Lynnwood weighs golf course options

LYNNWOOD — The city’s parks director is pushing for Lynnwood to outsource its golf course operations to a private company.

The parks director, Lynn Sordel, says the move would save the city money and give the 18-hole, 75-acre golf course a chance to thrive.

City Councilmembers also could vote to close the course, or sell off or repurpose the property.

They’re scheduled to make a decision March 25, council President Loren Simmonds said Tuesday.

The city-run Lynnwood Municipal Golf Course at 20200 68th Ave. W. has been losing money for years. In late 2012, the state Auditor’s Office lambasted City Hall for reportedly mismanaging city money to buoy the golf course budget.

About 45 acres of the golf course property are owned by the adjacent Edmonds Community College. The college signed a long-term lease with the city decades ago.

City officials still are sorting out what the co-ownership means for their options moving forward, Councilman Mark Smith said Tuesday.

“There’s a lot more information we need before we can make a decision on what to do,” he said.

The golf course, which is supposed to fund itself, owes the city more than $1 million, city documents show.

The course has three full-time employees, in addition to part-time and seasonal staff, Sordel said. Its operations budget for 2013 is about $1.2 million.

At Monday night’s council meeting, Sordel presented a 29-page report regarding the golf course’s finances and history, along with local and national golfing trends.

The council expects to go into a work session March 11 toward the end of the council meeting, Simmonds said. The public will have a chance to comment.

Another council work session on the topic is planned for March 18, also with public comment. All those meetings are set for 7 p.m. at City Hall.

Sordel’s recommendation to seek outside management is in line with what’s happened in cities like Everett and Seattle, he said.

The golf course currently has to pay the city for support services such as human resources, he said. He thinks a private company could invest in improvements, marketing and promotions, and technology in ways the city can’t.

“We need that emphasis to grow our business. We’ve been stagnant,” he said. “We’ve come through the recession fairly well, but we need that push to get up that hill.”

Golf course revenues depend on green fees and cart fees, Sordel said. About 1.2 million rounds of golf have been played there over the past 22 years.

Lynnwood in December 2011 paid off the bonds used to finance construction of the golf course.

Rikki King: 425-339-3449; rking@heraldnet.com

View Lynnwood Municipal Golf Course in a larger map

Talk to us

More in Local News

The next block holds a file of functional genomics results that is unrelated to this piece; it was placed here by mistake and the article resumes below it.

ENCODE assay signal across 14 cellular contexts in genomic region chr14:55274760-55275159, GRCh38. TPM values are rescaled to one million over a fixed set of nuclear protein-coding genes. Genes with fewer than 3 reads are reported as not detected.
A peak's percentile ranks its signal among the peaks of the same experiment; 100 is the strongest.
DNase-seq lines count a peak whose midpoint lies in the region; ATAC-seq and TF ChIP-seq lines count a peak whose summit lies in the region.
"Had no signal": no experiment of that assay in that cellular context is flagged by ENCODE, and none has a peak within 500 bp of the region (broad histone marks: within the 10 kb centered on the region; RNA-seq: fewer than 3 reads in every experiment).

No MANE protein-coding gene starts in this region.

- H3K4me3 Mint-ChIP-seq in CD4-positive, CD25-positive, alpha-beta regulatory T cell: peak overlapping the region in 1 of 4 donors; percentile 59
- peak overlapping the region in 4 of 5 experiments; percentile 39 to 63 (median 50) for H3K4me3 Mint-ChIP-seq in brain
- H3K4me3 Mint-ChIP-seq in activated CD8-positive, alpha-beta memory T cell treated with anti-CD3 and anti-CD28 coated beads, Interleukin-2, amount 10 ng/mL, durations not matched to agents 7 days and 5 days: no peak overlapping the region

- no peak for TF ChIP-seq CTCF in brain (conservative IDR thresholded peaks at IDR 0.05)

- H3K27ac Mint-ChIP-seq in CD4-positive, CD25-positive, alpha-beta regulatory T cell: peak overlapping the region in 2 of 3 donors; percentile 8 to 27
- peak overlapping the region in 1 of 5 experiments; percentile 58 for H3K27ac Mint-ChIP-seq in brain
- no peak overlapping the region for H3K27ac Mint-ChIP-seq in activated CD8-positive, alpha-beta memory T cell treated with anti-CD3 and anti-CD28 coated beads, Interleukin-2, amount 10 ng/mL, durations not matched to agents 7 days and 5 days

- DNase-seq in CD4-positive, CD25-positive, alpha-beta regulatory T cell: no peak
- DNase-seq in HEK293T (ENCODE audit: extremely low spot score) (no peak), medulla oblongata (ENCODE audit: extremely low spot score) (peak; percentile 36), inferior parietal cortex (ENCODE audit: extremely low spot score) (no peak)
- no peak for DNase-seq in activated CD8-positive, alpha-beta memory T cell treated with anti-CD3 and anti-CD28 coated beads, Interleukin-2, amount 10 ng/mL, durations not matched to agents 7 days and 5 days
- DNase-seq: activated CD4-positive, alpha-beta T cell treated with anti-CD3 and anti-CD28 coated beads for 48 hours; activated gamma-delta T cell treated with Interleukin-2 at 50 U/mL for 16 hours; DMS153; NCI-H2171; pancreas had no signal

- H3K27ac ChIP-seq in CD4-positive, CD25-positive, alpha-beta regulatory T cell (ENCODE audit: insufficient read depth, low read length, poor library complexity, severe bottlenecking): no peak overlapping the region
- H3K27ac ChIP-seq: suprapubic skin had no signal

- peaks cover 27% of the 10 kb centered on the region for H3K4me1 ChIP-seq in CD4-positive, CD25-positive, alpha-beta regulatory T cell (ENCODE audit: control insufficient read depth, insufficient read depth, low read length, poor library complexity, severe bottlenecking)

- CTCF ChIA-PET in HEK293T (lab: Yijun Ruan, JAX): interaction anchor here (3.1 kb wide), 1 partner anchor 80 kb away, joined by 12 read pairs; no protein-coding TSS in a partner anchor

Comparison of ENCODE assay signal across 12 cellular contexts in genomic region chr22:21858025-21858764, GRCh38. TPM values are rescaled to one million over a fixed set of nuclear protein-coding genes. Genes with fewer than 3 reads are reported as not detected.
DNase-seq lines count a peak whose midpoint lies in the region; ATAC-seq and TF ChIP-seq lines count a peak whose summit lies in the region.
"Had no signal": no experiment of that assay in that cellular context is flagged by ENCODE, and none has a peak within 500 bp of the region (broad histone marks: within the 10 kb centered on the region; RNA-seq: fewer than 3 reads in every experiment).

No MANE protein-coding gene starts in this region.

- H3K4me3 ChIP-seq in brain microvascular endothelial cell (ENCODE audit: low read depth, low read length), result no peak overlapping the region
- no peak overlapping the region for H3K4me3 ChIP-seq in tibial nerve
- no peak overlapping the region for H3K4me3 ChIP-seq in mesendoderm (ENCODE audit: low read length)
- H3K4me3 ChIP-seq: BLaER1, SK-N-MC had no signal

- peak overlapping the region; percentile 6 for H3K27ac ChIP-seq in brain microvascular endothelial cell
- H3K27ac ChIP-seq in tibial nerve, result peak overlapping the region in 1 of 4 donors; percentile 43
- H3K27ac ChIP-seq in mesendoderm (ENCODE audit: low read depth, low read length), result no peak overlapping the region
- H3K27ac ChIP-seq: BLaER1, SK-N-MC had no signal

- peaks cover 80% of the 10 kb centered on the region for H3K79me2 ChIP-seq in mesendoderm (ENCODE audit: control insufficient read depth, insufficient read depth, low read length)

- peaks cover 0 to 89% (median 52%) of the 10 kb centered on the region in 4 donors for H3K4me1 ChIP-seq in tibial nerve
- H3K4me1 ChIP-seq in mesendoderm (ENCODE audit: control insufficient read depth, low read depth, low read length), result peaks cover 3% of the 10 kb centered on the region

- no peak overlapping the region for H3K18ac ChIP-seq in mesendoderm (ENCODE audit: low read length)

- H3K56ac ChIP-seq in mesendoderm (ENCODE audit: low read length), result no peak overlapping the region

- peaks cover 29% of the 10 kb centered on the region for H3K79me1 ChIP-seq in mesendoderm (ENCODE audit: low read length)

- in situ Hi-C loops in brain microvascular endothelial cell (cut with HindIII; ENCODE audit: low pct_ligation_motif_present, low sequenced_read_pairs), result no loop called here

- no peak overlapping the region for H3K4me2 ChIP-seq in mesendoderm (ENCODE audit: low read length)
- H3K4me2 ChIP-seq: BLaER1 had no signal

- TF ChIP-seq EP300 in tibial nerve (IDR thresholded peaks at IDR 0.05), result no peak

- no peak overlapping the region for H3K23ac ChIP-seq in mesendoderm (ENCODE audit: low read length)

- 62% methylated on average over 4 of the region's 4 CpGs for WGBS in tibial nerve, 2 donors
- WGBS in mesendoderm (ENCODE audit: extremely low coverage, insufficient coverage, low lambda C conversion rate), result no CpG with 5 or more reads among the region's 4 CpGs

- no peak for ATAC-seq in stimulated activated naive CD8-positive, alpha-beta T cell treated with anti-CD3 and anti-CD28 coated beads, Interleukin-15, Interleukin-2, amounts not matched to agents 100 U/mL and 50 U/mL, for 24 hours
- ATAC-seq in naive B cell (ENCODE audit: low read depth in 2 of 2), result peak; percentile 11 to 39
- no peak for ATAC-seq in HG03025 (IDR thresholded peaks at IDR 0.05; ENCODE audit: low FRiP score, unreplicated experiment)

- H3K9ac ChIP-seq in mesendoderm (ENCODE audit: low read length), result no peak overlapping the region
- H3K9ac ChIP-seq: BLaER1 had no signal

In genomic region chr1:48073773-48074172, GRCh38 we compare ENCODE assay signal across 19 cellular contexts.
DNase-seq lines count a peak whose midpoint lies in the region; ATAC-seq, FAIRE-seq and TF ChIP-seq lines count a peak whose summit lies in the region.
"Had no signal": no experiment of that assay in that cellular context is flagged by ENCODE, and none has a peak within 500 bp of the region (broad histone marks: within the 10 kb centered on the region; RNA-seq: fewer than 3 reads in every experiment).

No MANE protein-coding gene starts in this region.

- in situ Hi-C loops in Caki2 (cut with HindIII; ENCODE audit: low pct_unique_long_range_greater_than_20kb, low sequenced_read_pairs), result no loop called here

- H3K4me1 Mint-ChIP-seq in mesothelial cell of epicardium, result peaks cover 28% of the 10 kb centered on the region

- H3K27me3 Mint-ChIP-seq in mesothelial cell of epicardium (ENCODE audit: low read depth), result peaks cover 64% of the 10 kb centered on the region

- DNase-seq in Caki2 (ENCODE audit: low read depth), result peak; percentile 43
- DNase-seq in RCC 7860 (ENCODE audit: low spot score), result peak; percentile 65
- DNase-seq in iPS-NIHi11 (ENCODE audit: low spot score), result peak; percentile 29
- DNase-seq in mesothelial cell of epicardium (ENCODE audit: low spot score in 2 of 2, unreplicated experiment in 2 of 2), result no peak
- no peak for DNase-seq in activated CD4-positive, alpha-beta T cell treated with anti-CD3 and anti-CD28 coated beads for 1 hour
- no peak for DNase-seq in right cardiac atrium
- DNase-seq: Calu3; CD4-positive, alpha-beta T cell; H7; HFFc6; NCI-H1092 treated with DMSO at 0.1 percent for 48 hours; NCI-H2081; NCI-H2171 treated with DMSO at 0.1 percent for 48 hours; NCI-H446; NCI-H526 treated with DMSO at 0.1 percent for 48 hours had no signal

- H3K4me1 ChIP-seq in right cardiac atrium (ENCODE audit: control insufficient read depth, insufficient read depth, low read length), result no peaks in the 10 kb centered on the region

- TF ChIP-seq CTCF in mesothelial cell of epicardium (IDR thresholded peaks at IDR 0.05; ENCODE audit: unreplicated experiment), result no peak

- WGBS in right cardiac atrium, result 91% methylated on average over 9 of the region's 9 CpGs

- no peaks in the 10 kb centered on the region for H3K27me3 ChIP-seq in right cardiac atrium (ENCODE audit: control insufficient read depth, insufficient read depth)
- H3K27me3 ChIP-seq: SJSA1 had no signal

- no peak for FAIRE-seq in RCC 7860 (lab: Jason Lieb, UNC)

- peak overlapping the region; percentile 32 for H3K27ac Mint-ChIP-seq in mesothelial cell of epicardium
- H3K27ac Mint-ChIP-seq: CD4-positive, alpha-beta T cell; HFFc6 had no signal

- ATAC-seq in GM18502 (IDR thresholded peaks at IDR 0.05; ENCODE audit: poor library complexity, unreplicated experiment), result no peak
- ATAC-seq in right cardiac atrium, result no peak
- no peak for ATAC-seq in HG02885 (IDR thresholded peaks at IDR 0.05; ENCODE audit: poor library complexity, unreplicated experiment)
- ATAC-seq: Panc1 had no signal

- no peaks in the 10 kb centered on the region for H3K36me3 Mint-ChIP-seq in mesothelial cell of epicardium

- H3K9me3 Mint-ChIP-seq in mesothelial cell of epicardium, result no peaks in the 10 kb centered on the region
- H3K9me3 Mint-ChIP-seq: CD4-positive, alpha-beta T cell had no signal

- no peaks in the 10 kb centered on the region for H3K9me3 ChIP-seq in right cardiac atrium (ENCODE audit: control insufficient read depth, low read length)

NO CAPTION NECESSARY: Logo for the Cornfield Report by Jerry Cornfield. 20200112
Clean fuels and police tactics advance, drug law fix arrives

Here’s what’s happening on Day 50 of the 2021 session of the Washington Legislature.

A driver struck a woman in a motorized wheelchair Saturday in Lynnwood. (Lynnwood police)
Woman on wheelchair hit by car in Lynnwood, seriously hurt

The woman was on a sidewalk, passing by a drive-thru in Lynnwood, when a driver pulled out and hit her.

A barge worker hauls in an oil boom before heading off with the remains of the Mukilteo Ferry Dock ramp and pier on Tuesday, Feb. 23, 2021 in Mukilteo, Washington. With the new dock in operation, all that is left is to tear down the old ticket building. (Andy Bronson / The Herald)
Old Mukilteo ferry dock afloat on the barge of ‘Lincoln Logs’

The haul included 213 wood pilings, 15 concrete pilings, 47 steel pilings and a “Speed Limit 15” sign.

State Patrol worker from Everett charged with attempted child rape

Trevor Smith worked as a commercial vehicle enforcement officer assigned inspecting school buses.

FILE - In this Jan. 7, 2021, file photo, the Legislative Building is shown partially shrouded in fog at the Capitol in Olympia, Wash. Washington state's richest residents, including Bill Gates and Jeff Bezos, would pay a wealth tax on certain financial assets worth more than $1 billion under a proposed bill whose sponsor says she is seeking a fair and equitable tax code. Under the bill, starting Jan. 1, 2022, for taxes due in 2023, a 1% tax would be levied not on income, but on "extraordinary" assets ranging from cash, publicly traded options, futures contracts, and stocks and bonds. (AP Photo/Ted S. Warren, File)
Federal package could drive more than $10B to Washington

The state would get $7.6B for COVID response, schools and child care. Snohomish County is in line for $160M.

Samantha Lake
Missing girl, 12, found safely

Seattle FBI located Samantha Lake on Friday.

Everett man identified after being found dead in creek

The cause of death for Renee Baltazar Romero remained under investigation Thursday.

Jeanette Ho Shin Weddell, 96, died of COVID-19 on Dec. 29, 2020. (Contributed photo)
Marysville grandmother, 96, was one in half a million lost

In a week when the president took time to mourn COVID deaths, local families were grieving, too.

Maryville Getchell High School students Madison Dawson, left, Kaden Vongsa and Jenasis Lee, who made a presentation to their school board discussing mental health, lack of resources and personal stories of their peers mental health struggles. (Olivia Vanni / The Herald)
Students to school board: We need more mental health help

Three Marysville Getchell seniors want mental health counselors and better training for staff.

Most Read